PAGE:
So I found power in allying with my father in his mockery of my mother.  I would join his game.  And he would encourage it.  Together we would sit at the table while she attempted to engage in simple conversation, and we would mock her, interrupting her to repeat with exaggerated feminine intonations what she had said or flail our hands in the air to grossly mimic her gestures.  It would not take much time to silence her.

Honestly, I never came to love my mother.  For two decades after I left home, I grappled with the complexity of my life and the ways in which my connections to her had caused such injury.  But I also came to richer, more meaningful understandings of the dynamics in my family and the greater power structures that fed it.

When I was in my thirties and my mother was in her sixties, I took her out for lunch.  I apologized for the times that I collaborated with my father in mocking who she was.  I had not come to the conversation with any expectations, and I certainly did not expect to be forgiven.  I just wanted her to know that I acknowledged the wrongness of what I had done.

My mother said, “I don’t know what you are talking about.”

But her face revealed that she did.  I looked at her and wondered, “Why would she deny this?”  And then I understood.  We were two women, each negotiating and surviving the spaces of our different lives in different ways.  At this point in her life, this was not the time for this discussion. It would not be a catharsis, nor a revelation.  She would choose when, if ever, this would be discussed.

So we intently read the menu and ordered our lunch, and talked about other things.


Mother-in-law

My former mother-in-law so loved her sons.  She had pet names for each of them, by which she still referred to them even when they were adults in professional careers.  There was The Smart One, The Handsome One, The Strong One, The Creative One.  The perfect quadrumvirate, “the boys.”  They adored her.

Her husband called her mother, as if he were a son in an incestuous affair.  And he did adore her, too.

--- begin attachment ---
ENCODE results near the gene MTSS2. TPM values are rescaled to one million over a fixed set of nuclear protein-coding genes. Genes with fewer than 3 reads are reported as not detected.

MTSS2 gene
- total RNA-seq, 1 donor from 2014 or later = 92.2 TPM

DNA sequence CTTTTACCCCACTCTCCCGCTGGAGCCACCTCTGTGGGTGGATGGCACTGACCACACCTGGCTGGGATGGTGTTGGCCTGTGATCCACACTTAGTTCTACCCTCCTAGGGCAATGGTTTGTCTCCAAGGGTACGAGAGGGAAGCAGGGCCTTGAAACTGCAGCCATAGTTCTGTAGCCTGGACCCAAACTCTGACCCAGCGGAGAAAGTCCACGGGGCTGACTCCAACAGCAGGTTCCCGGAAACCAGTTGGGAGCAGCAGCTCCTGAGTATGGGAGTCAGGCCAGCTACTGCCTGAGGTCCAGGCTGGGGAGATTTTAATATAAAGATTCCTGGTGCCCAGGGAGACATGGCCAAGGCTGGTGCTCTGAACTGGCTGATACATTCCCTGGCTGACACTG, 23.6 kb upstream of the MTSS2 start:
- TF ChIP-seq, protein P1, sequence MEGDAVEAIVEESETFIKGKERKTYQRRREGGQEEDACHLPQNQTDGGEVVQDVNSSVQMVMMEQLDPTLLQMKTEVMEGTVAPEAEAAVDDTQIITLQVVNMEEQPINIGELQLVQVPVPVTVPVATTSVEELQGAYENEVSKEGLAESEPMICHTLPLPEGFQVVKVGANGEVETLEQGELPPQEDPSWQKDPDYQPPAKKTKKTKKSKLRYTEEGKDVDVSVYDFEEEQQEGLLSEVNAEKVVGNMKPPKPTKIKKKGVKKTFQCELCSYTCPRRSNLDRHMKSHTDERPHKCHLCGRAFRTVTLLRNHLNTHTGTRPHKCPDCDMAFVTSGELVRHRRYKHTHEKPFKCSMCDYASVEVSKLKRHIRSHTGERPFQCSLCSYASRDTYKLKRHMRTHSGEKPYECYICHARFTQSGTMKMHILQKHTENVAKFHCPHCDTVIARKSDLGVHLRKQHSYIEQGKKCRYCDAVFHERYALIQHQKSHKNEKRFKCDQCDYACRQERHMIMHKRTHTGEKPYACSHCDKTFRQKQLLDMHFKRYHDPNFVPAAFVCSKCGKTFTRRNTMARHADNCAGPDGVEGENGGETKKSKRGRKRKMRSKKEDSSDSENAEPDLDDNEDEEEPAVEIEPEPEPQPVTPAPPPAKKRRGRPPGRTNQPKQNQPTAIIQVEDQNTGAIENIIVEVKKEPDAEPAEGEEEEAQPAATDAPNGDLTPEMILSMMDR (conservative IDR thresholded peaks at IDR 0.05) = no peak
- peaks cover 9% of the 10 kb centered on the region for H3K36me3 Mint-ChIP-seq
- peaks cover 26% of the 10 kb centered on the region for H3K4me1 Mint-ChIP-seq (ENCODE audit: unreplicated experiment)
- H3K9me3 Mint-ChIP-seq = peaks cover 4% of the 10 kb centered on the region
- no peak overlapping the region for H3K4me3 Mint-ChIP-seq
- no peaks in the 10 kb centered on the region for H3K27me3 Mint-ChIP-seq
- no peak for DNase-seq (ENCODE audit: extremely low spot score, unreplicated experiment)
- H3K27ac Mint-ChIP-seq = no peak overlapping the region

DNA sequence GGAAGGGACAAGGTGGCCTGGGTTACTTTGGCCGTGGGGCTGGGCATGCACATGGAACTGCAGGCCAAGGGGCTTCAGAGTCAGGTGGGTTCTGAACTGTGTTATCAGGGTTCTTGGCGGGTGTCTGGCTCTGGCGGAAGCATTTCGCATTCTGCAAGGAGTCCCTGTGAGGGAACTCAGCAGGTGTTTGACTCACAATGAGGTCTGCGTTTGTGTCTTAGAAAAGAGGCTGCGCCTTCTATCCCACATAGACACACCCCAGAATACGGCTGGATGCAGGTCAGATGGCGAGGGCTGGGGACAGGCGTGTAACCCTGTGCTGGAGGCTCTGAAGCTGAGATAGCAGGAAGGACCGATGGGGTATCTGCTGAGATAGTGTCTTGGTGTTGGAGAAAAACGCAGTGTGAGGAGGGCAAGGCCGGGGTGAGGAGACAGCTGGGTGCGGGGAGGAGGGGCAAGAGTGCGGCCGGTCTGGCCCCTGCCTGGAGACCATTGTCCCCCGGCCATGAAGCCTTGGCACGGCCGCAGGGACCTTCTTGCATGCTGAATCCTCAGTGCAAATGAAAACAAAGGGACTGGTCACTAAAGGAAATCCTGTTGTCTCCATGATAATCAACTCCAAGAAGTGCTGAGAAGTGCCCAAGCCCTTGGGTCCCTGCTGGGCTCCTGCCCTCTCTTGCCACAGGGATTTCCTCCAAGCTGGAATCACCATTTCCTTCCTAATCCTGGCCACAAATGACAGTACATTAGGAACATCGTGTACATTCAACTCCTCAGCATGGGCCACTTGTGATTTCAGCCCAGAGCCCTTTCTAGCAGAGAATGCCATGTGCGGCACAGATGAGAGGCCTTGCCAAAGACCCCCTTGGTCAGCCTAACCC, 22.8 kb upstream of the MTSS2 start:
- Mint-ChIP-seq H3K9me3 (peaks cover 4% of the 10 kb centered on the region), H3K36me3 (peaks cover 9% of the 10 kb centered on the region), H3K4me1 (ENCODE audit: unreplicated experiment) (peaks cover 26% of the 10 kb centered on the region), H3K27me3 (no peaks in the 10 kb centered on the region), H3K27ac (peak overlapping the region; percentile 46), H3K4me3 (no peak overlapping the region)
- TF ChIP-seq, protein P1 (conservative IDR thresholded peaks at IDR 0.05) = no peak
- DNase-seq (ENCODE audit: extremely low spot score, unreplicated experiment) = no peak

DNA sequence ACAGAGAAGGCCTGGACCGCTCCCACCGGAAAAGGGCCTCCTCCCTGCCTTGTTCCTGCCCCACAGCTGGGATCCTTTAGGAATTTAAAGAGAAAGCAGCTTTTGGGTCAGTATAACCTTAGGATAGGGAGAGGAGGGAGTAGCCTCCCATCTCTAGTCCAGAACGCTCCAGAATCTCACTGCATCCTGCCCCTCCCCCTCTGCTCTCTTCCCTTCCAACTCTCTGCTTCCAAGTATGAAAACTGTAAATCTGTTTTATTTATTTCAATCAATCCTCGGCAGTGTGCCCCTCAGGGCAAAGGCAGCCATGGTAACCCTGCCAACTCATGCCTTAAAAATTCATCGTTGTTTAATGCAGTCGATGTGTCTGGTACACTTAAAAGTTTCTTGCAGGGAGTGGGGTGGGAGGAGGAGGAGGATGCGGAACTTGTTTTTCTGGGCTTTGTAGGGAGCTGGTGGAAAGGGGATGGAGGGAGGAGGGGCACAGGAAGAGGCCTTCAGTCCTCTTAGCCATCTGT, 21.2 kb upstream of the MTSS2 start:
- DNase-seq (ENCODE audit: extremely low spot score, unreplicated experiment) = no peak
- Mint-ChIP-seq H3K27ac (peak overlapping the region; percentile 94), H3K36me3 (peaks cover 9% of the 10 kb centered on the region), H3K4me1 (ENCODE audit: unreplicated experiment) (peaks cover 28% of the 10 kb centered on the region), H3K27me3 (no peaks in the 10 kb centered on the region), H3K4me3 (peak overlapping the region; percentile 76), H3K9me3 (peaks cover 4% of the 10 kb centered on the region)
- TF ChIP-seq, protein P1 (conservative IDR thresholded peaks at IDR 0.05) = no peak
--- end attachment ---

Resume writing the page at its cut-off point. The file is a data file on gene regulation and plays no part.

They adored her so much, that they kept her all to themselves.  Driving, this she was not allowed to do.  A mandate of the father, uncontested by the boys.  Walking out on their country road, this her husband eventually granted, as it made her slimmer and better to look at.

One day, she sighed, and left the house, telling her husband she was going for a walk.

It was a bright day, sunny, spring and warm. Unwitnessed, she walked into the path of an oncoming car.


The making of a man

My brother’s transition from boy to man was marked by fierce and deliberate verbal assaults on his mother.

“You’re a cunt,”  he would scream.  “A fucking cunt!”

These assaults went on into his twenties.  Then they stopped.  Not because he regretted the assaults.  But because his entitlement was now secured and did not need constant reinforcement.

Now, ten years after her death, he only speaks of her fondly.


The great pharmaceutical conspiracy

I have a conspiracy theory.  It goes something like this.  The psychiatric industry and the pharmaceutical industry have an adoring bedfellow: patriarchy.  Together they are a powerful, misogynist menage a trois.  True, like all patriarchs, they sometimes do some caring, helpful things for women.  And there are also members of the system who work within to challenge it and truly advocate for women.  But, as a whole, as a system, mind-affecting drugs and those who wield them are a threat to women’s identities and minds and threaten our abilities to break free.